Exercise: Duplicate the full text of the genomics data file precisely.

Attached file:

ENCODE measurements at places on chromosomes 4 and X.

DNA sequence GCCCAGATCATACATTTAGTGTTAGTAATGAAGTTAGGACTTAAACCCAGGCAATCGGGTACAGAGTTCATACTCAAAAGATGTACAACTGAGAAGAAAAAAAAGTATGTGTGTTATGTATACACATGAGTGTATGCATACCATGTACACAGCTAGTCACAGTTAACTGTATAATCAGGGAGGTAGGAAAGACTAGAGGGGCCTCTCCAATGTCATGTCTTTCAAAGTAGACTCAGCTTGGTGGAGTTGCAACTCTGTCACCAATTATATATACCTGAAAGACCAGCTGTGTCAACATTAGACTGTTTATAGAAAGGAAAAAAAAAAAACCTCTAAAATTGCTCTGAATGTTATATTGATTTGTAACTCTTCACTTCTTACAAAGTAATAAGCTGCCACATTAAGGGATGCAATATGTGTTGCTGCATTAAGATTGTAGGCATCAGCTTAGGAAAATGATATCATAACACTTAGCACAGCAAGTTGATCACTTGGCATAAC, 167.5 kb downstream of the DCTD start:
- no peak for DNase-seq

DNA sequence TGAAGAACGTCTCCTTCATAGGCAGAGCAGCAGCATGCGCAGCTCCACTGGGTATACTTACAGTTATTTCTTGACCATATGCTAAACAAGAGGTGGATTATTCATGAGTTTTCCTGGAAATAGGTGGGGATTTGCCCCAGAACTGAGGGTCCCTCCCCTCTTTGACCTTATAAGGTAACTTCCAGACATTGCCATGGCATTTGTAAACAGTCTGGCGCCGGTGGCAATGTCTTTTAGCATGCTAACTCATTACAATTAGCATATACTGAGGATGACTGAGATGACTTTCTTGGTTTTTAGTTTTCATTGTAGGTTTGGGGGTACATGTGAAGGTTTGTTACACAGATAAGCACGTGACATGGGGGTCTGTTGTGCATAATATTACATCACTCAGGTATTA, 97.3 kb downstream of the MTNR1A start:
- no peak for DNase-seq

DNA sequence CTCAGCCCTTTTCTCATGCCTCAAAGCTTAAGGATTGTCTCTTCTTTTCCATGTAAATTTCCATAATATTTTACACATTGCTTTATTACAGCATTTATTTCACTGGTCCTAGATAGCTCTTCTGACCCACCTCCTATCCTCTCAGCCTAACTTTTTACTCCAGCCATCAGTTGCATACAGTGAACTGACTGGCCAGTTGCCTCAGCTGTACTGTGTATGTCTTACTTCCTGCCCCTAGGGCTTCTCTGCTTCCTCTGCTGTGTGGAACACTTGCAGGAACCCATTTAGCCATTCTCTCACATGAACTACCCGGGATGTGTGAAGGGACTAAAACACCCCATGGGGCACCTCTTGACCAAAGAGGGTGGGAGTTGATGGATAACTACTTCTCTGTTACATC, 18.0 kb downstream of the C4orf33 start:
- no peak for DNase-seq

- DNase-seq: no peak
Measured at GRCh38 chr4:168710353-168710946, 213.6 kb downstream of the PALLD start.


ENCODE measurements at places on chromosomes 4 and X.

DNA sequence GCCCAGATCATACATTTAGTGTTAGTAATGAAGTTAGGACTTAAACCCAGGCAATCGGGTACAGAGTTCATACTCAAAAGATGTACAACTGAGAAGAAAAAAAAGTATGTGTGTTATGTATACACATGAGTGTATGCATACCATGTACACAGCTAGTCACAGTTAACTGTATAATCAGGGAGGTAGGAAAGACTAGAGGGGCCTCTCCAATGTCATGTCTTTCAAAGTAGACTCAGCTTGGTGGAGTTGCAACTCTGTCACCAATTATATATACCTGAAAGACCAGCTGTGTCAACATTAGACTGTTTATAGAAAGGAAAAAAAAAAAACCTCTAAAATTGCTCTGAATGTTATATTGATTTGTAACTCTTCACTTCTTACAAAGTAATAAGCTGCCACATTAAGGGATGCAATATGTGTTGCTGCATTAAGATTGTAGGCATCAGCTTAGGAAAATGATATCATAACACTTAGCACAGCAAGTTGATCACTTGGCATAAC, 167.5 kb downstream of the DCTD start:
- no peak for DNase-seq

DNA sequence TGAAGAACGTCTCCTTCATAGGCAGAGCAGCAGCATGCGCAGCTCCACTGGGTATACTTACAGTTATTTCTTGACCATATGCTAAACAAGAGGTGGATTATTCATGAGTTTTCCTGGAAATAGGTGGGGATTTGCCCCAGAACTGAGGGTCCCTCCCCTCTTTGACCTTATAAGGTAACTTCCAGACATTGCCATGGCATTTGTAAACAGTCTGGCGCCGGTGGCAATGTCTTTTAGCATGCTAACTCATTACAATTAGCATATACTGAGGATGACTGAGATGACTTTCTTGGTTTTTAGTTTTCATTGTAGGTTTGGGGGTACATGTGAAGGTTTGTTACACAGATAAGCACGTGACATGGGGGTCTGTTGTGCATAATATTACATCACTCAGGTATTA, 97.3 kb downstream of the MTNR1A start:
- no peak for DNase-seq

DNA sequence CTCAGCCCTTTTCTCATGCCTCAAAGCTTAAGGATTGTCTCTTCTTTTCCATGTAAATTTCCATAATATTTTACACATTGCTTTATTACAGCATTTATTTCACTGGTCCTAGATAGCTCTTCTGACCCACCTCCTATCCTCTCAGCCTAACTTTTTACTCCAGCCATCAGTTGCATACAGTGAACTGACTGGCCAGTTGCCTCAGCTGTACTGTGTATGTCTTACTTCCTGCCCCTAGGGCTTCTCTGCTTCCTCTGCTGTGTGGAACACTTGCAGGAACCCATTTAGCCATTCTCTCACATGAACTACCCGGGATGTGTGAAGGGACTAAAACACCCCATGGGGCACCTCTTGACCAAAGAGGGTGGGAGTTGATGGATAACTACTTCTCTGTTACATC, 18.0 kb downstream of the C4orf33 start:
- no peak for DNase-seq

- DNase-seq: no peak
Measured at GRCh38 chr4:168710353-168710946, 213.6 kb downstream of the PALLD start.